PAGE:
I am left-handed and (as is statistically correlated to that) am ADD/HD
(Adult Attention Deficit "Disorder"). My mind works sideways at least as
much as it does forewards and backwards. A lot of other hackers are
ADD/HD -- my layman's guess based on general observations over the years
at that as many as 50% of the particpants of this List may be ADD/HD
(even if they don't yet know what that is, and if they don't I encourage
them to find out, although I am not advocating any particular
pharmacological treatment for it or anything. It can impact a lot on
one's quality of life if Adult ADD/HD goes undiagnosed).

Hopefully I have explained what was my "issue (3)" well enough that its 
clear now. What would probably be more useful to more people is if a test 
were created at 'configure' time to see if we are MinGW AND didn't put 
anything into GLOBLIB and GLOBINC -- because if that happens something is 
malfunctioning and the build will break at the linking step if not before.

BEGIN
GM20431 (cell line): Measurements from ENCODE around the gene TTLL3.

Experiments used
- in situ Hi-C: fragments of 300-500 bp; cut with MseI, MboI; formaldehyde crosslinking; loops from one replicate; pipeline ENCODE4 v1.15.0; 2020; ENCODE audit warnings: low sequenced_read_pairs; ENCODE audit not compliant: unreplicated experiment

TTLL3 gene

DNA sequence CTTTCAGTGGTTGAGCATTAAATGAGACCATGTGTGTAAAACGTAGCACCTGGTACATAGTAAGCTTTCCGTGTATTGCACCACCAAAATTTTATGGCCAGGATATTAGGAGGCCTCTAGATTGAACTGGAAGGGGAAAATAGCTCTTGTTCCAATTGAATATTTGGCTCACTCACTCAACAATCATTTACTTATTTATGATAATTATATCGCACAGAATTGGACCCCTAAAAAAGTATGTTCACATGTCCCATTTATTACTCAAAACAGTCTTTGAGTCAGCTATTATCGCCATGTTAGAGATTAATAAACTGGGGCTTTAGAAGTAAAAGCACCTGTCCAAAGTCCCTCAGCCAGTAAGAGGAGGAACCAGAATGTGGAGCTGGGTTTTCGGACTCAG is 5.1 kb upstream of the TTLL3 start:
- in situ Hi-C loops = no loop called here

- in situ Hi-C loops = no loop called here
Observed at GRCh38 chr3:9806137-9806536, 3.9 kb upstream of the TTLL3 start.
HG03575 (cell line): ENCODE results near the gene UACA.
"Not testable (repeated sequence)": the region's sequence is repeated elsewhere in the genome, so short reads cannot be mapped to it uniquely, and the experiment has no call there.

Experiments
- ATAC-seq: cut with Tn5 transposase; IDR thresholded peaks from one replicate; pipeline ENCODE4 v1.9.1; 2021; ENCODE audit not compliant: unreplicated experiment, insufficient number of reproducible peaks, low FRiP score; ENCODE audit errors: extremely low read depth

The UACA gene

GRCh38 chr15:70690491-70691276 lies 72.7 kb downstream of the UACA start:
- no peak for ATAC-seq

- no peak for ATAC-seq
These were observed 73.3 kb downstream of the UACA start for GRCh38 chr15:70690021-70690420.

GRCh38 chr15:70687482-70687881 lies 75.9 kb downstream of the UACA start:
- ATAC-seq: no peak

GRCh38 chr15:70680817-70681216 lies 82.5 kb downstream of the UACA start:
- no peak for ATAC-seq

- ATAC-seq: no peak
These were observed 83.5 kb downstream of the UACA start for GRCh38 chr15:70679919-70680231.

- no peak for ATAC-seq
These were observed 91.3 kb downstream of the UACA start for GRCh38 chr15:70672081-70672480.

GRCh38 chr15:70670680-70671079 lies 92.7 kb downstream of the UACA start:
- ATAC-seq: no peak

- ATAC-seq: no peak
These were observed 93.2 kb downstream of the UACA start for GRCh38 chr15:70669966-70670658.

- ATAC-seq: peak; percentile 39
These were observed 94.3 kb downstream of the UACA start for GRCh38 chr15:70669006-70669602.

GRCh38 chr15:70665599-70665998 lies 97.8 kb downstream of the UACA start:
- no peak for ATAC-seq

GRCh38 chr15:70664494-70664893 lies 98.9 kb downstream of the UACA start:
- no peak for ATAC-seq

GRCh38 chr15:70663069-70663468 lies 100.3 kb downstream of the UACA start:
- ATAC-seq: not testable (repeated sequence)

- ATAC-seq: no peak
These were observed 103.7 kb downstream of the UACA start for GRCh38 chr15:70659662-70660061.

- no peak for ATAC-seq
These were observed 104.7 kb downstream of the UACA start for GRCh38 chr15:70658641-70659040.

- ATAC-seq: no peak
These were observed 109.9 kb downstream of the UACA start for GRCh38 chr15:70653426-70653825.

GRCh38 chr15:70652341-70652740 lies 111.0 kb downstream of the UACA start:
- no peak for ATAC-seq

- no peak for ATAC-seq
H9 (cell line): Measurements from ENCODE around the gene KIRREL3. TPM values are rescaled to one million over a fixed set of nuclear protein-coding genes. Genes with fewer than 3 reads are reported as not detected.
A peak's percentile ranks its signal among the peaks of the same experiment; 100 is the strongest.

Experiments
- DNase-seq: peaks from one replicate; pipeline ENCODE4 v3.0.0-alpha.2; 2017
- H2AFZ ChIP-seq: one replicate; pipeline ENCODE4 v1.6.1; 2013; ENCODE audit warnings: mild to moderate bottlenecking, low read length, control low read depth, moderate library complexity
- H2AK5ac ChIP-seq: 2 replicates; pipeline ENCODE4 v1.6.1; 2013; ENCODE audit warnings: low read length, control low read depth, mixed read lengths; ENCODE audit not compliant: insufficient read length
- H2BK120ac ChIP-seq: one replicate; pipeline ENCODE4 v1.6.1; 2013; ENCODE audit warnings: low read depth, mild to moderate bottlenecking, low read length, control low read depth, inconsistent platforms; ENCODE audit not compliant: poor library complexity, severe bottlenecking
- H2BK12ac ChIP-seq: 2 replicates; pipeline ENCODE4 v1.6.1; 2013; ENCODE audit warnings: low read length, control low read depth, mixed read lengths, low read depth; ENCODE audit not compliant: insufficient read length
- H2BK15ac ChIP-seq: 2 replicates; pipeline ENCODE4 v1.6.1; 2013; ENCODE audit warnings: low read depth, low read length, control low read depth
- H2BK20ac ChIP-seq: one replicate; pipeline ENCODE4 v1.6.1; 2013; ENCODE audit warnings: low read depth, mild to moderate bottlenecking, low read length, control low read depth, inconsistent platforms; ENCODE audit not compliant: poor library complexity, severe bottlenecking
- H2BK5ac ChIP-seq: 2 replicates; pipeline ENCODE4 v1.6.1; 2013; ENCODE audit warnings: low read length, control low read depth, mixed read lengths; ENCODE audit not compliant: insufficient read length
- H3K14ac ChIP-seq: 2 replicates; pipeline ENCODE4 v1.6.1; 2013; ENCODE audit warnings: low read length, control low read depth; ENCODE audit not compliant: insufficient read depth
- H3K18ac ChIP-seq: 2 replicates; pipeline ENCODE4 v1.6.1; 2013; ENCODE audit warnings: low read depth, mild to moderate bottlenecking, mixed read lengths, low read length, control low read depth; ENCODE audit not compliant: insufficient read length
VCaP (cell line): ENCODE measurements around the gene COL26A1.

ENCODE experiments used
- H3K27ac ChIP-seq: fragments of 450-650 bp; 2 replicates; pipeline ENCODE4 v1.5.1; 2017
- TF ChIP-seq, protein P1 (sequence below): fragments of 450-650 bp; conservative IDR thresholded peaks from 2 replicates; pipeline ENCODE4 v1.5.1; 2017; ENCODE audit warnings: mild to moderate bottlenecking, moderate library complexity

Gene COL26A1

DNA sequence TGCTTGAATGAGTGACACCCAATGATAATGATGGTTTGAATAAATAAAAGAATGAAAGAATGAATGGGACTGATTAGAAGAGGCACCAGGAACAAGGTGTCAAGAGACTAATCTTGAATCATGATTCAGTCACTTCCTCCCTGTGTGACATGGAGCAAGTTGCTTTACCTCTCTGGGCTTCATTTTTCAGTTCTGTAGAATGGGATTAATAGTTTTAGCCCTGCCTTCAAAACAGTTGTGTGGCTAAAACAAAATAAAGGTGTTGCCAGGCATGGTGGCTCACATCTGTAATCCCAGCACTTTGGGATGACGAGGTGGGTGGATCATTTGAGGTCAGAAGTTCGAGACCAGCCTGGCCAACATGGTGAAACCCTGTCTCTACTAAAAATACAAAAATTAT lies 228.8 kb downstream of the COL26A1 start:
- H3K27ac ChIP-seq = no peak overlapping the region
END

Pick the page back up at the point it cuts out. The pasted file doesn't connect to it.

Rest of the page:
Lastly I want to touch on issue (2) from my o.p. That one concerned the 
compilation of getloadavg.c ... basically the kludge wherein it gets cp'd 
from the srcdir to the builddir under the name 'loadavg.c':

  loadavg.c: $(srcdir)/getloadavg.c
        cp $(srcdir)/getloadavg.c $@

I think some might have misunderstood. The problem with my first fix was 
not that it relied on VPATH. If VPATH isn't working then one isn't goign to 
be building in a remote dir anyway. The problem I was referring to ("GNU 
doesn't recommend") concerned $<. $< isn't reliable when used outside of 
rules of the suffix variety(??) on all make's. GNU make handles such 
application of this technique fine, but not all other make's do. The way I 
have it written above is now GNU-correct based on the manual at the GNU 

If the build dir and the src dir are one and the same, John Cronin's patch 
doesn't fail. I'd like to make the point now to all reading to try to keep 
in mind that if you are hacking on GNU-style configure's then you need to 
*test* your hack by building in a external dir, period. Whether you *like* 
it or not. It's a matter of individual taste (some like one way, some the 
other) what you do in the privacy of your own project, but if you are 
hacking on a GNU autoconfigure then you need to conform (resistance is 
futile. you will be assimilated ;-). If you don't test your hacks by doing 
a build run the GNU-proper way you run the definite risk of submitting 
buggy build-patches that are non-GNU-proper. And pissing-off those of us 
who build outside the src dir ;-).

     Soren A